Process maps make up only one part of Nypro's internal systems. Training remains a large part of the company's backbone for both engineers and workers.
Engineers, usually hired from local technology universities, must pass examinations to enter the company, and then they spend time in intensive training programs each year. The initial program starts with three months in Nypro Hong Kong's training facilities with other programs at the Nypro Institute in Massachusetts.
Sam Yim, general manager of Nypro Plastics & Metals Products (Shenzhen) Co. Ltd., worked his way through Nypro's training and up the management ladder. He has worked for the firm 15 years.
Yim oversees the workings of the Shenzhen site, which started out with one machine 13 years ago. The site now has 86 machines in one plant, and a second plant, with 290,625 square feet of space, is expected to open later this year with 26 machines.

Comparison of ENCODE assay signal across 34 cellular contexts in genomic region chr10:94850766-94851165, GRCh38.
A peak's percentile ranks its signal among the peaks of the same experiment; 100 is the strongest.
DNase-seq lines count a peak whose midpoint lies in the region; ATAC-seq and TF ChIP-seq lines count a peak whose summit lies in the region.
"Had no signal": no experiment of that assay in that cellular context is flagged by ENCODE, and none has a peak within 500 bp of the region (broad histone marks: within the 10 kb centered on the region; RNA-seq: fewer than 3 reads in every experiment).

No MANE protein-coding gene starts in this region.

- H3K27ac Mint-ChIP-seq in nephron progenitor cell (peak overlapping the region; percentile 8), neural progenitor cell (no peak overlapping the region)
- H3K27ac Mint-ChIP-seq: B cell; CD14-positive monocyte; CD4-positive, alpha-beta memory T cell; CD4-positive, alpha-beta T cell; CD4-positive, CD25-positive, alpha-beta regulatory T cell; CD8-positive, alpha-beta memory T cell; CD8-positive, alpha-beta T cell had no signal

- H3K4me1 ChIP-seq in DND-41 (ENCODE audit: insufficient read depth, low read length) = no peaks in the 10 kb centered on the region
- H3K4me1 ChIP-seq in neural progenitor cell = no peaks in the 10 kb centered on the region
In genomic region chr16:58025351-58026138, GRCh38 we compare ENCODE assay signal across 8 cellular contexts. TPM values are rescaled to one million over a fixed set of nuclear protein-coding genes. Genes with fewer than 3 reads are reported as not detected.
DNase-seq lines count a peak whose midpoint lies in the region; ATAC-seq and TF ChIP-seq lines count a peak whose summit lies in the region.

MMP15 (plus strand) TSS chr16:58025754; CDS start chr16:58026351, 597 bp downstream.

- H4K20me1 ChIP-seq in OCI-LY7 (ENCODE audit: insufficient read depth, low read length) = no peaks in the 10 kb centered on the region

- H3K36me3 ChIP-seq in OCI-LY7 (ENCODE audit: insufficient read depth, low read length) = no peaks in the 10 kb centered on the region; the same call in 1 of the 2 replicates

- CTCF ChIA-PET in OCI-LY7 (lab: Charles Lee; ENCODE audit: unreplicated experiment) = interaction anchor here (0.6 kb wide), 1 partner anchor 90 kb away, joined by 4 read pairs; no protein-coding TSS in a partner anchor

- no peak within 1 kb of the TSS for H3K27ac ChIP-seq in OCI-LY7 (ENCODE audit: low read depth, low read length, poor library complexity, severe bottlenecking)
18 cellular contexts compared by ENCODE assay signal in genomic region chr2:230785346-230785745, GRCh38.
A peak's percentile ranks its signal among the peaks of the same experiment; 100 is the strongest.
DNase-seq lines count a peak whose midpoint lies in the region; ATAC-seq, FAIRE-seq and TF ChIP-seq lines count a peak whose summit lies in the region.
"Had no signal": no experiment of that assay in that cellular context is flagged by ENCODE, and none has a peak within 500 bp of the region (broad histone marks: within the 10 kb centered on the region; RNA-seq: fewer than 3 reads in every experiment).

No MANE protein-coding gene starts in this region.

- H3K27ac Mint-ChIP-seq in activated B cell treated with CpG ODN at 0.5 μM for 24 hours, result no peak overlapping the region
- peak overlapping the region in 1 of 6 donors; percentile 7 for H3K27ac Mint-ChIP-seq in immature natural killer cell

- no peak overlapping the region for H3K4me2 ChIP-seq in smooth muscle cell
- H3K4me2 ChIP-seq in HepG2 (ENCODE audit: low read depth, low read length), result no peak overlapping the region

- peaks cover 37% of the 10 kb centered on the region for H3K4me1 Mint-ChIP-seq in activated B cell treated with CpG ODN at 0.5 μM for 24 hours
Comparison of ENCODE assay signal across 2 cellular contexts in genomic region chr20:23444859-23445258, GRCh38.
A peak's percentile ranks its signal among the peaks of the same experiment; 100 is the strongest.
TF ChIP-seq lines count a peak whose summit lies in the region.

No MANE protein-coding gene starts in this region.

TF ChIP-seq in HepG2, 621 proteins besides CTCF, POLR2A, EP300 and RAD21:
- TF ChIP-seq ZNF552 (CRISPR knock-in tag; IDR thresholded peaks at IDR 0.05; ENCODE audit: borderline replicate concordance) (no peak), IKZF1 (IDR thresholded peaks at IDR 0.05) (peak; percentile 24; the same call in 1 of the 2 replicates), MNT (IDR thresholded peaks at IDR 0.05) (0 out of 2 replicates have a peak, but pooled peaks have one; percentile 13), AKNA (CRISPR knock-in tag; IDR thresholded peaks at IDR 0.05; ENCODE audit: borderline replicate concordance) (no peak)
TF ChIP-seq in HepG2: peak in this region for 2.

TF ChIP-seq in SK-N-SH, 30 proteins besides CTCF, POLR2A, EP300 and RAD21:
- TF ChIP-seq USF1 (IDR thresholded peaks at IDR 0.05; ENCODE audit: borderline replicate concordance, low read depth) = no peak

The Shenzhen site lays claim to running the oldest paint line in China. Nypro Shenzhen now has four paint lines, with the newest one using state-of-the-art painting technology in a Class 100,000 clean room.
Worker training continues to be a key element for ensuring product quality. Before starting on a production line, workers receive one week of training in a basic clinic, followed by technical training. Then new workers shadow an experienced employee before being placed on a test assembly line.
Employees also receive cross training on different product lines but not competing lines.